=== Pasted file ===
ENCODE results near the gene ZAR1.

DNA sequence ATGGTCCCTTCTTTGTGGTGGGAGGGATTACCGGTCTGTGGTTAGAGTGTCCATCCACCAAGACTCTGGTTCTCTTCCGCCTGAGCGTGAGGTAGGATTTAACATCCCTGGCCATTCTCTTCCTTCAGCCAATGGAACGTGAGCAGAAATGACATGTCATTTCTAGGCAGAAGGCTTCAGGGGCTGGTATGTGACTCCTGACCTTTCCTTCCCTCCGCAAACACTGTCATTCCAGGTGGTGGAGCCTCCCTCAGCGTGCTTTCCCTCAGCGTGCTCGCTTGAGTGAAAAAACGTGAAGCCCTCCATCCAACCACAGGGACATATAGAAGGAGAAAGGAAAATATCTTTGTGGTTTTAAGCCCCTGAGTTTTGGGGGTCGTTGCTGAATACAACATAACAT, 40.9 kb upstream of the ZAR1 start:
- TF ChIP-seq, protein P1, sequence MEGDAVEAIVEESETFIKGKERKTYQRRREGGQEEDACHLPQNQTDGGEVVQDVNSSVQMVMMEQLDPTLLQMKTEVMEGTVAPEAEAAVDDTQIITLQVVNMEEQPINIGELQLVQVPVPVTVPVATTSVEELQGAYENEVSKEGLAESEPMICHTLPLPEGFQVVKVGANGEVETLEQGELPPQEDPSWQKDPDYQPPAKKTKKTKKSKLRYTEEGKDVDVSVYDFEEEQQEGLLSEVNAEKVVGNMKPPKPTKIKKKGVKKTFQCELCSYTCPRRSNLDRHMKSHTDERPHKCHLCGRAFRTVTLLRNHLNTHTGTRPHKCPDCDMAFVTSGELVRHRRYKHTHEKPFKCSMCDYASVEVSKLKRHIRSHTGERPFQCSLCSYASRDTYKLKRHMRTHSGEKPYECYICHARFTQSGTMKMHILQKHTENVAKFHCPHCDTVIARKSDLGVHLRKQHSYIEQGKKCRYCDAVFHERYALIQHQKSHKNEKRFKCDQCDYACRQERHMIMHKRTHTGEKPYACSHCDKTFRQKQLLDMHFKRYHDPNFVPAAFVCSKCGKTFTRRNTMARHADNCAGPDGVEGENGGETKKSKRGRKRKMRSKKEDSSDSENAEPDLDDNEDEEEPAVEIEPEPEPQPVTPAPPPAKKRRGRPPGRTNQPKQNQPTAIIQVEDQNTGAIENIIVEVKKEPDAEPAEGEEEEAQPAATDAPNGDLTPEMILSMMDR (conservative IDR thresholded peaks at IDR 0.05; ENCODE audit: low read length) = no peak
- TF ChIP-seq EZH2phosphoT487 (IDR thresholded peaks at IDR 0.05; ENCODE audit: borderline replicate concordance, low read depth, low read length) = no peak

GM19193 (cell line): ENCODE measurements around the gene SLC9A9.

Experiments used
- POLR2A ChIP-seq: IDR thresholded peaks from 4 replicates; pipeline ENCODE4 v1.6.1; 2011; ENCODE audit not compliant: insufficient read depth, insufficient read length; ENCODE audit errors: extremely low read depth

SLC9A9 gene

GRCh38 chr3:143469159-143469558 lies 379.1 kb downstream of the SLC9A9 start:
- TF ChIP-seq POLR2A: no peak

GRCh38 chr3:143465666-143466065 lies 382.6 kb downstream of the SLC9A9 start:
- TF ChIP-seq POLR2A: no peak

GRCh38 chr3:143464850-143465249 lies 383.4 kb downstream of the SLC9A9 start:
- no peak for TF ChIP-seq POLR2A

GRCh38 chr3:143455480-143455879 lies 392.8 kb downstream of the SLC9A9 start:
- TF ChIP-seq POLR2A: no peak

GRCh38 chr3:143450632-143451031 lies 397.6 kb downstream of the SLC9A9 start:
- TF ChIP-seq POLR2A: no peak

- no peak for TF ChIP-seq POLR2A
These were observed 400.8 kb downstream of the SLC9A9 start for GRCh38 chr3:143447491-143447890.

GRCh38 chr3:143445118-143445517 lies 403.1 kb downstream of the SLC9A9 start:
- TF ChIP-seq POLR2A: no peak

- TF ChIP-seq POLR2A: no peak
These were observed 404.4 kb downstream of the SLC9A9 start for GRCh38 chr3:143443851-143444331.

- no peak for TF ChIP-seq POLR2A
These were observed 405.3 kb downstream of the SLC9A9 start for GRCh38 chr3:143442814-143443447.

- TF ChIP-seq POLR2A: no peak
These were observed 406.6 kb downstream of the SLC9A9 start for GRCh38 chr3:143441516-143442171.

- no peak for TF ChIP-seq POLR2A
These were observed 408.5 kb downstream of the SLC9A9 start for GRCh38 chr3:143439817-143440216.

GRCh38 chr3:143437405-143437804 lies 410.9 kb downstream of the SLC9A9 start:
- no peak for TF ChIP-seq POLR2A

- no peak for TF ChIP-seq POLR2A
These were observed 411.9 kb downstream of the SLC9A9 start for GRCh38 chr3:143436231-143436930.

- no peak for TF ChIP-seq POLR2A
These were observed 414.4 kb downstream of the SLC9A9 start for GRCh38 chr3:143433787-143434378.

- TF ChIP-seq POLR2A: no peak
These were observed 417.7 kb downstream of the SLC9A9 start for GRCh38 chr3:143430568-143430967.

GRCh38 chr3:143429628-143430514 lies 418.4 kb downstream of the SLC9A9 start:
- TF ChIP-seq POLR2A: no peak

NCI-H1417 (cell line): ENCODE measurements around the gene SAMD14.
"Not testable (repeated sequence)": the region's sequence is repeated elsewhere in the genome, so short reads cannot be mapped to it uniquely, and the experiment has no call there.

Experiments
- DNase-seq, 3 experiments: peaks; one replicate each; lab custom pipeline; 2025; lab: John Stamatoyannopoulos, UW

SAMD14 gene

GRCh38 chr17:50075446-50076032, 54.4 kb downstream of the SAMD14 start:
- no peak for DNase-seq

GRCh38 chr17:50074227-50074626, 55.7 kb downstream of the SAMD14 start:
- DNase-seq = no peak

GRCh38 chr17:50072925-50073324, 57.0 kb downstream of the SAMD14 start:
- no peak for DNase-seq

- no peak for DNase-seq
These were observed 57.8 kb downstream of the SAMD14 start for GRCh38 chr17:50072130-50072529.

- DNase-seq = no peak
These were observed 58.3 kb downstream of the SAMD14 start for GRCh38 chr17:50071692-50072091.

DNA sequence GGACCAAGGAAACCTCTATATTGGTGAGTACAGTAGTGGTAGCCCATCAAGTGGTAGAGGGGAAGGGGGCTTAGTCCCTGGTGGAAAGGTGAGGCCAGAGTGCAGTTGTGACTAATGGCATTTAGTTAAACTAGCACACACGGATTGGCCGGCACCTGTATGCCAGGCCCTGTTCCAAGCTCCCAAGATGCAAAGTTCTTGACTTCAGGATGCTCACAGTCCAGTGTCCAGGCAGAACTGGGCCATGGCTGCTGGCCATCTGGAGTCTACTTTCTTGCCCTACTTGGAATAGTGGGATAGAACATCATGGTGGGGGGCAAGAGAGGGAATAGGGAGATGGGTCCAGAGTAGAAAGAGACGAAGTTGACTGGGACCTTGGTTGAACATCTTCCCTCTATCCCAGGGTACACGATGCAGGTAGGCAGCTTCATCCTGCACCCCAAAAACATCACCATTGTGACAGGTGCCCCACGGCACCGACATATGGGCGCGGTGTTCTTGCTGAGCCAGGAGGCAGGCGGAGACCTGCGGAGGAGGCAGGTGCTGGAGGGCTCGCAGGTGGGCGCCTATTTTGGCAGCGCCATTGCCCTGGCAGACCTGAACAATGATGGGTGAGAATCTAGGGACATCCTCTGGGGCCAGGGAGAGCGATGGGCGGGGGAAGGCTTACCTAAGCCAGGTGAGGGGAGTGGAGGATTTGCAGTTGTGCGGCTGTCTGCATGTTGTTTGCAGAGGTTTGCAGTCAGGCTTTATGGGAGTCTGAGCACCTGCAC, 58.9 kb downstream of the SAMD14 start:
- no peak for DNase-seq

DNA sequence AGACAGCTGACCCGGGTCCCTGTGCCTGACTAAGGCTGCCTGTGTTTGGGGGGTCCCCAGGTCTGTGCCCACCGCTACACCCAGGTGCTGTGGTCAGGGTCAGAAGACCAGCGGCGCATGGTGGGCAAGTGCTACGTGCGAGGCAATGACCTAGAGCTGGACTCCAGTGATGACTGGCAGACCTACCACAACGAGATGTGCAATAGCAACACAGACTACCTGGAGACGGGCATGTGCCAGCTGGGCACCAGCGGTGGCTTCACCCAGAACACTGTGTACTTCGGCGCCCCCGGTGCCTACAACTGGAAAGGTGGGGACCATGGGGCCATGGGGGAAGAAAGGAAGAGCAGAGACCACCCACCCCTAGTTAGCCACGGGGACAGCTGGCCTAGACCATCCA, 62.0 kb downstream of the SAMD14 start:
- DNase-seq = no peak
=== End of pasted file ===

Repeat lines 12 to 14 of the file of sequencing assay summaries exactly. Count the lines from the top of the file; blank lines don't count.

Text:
- TF ChIP-seq POLR2A: no peak

GRCh38 chr3:143464850-143465249 lies 383.4 kb downstream of the SLC9A9 start:
- no peak for TF ChIP-seq POLR2A